I read this book with my six year old daughter and she absolutely loved it. It's a very exciting story which had her on the edge of her seat. A lot happens but it is not so busy a storyline that it might become confusing. It's also told with a great deal of humour which will appeal to both adults and children. The main characters are very endearing, not only in how they are described and what they do, but also through the wonderfully captivating illustrations which are scattered throughout the story. The author, Annie Taylor, is also the illustrator and apparently the story is based on the cartoons she painted on her daughter's walls when she was a baby (more...)
Fri, 23 Oct 2009 07:42
The New York Times best-selling Freakonomics was a worldwide sensation, selling over four million copies in thirty-five languages and changing the way we look at the world. Now, Steven D. Levitt and Stephen J. Dubner return with SuperFreakonomics...
Four years in the making, SuperFreakonomics asks not only the tough questions, but the unexpected ones: What's more dangerous, driving drunk or walking drunk? Why is chemotherapy prescribed so often if it's so ineffective? Can a sex change boost your salary?
SuperFreakonomics challenges the way we think all over again, exploring the hidden side of everything with such questions as:
- How is a street prostitute like a department-store Santa?
- Why are doctors so bad at washing their hands?
- How much good do car seats do?
- What's the best way to catch a terrorist?
- Did TV cause a rise in crime?
- What do hurricanes, heart attacks, and highway deaths have in common?
- Are people hard-wired for altruism or selfishness?
- Can eating kangaroo save the planet?
- Which adds more value: a pimp or a Realtor?
Levitt and Dubner mix smart thinking and great storytelling like no one else, whether investigating a solution to global warming or explaining why the price of oral sex has fallen so drastically. By examining how people respond to incentives, they show the world for what it really is -- good, bad, ugly, and, in the final analysis, super freaky.
Fri, 23 Oct 2009 03:50
You may recall the wonderful Luther Blissett novel Q from four or five years back, which was all about the rise and fall of Thomas Muntzer and the disastrous People's Republic of Munster. Well, because the Luther Blissett "shared name" is dead, the radical Italian artists who wrote Q under that moniker now write as Wu Ming. And they have a new book out, called Manituana, following their earlier Wu Ming novel 54:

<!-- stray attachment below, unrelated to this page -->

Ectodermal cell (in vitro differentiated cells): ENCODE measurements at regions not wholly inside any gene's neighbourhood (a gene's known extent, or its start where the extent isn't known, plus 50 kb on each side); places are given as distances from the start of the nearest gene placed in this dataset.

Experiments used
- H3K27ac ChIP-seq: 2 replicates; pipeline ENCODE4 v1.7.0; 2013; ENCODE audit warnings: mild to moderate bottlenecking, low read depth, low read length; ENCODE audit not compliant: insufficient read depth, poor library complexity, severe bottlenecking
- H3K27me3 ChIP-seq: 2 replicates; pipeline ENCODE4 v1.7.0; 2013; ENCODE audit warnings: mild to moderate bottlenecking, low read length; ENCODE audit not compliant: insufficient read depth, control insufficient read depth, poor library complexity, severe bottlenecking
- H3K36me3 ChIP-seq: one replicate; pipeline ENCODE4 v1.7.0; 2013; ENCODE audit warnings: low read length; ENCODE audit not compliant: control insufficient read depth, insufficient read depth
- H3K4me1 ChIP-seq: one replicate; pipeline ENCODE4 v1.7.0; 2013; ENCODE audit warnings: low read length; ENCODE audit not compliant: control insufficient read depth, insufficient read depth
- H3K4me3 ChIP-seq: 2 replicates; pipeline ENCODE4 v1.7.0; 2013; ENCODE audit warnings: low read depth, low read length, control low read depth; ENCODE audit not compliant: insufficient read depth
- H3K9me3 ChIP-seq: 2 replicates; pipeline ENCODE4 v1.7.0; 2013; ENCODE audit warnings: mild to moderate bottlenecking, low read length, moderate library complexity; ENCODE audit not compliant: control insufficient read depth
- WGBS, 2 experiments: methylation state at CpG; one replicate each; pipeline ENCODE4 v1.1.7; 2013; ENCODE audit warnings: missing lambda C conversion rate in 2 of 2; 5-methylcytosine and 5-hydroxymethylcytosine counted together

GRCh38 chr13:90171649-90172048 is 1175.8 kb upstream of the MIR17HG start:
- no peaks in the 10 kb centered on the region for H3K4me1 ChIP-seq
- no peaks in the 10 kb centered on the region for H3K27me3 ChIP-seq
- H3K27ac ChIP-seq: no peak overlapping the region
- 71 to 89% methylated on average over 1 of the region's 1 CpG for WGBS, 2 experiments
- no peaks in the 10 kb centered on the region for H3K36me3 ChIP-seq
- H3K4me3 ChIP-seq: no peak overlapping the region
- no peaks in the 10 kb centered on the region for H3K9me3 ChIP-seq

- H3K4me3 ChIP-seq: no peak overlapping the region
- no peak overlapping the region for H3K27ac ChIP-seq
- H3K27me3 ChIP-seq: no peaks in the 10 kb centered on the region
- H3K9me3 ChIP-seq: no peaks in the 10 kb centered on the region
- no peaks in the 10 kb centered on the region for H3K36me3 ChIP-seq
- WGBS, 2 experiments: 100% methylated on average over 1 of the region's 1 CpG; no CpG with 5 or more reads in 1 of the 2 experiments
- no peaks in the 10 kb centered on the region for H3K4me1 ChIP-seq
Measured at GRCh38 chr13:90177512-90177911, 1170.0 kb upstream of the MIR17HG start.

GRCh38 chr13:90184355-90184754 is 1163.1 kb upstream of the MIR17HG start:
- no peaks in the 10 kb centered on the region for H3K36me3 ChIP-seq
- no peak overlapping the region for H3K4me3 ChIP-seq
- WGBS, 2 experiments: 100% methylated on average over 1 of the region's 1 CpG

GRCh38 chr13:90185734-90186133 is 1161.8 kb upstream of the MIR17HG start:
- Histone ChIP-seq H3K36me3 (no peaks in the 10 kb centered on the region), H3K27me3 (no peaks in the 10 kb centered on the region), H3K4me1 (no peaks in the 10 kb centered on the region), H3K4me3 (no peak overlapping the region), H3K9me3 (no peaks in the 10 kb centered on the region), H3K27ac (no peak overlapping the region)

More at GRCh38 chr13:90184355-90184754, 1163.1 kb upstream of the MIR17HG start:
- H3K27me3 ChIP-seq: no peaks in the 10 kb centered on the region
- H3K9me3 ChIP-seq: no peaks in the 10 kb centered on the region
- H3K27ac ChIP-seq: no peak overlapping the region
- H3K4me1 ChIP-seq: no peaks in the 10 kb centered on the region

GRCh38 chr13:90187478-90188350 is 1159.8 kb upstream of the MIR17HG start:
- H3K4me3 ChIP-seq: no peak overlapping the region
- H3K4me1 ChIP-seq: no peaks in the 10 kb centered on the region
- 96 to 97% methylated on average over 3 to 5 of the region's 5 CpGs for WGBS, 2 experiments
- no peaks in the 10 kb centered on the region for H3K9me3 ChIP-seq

A bloody historical epic of exodus and return, torn loyalties and desperate battles, Manituana spans the Atlantic, from the forests of America's northeast to the underworld of eighteenth-century London. The authors' collective Wu Ming have created a genre-breaking re-imagining of the American Civil War -- a story from the wrong side of history.
1775 -- The conflict between the British Empire and the American colonies erupts in all-out war. Rebels and loyalists to the British Crown compete for an alliance with the Six Nations of the Iroquois, the most powerful Indian confederation, with a constitution hundreds of years old. In the Mohawk RiverValley, Native Americans and colonists have co-existed for generations. But as the thunder of war approaches and the nascent United States struggles violently to be born, old bonds are broken, friends and families are split by betrayal and this mixed community lapses into hatred and resentment. To save his threatened world, the Mohawk war chief Joseph Brant makes a painful decision. Setting off with a group of warriors, he goes beyond the world he has always known in a restless journey that will take him from New York to the salons of Georgian London at the heart of the British Empire, knowing that the road back will be paved with war.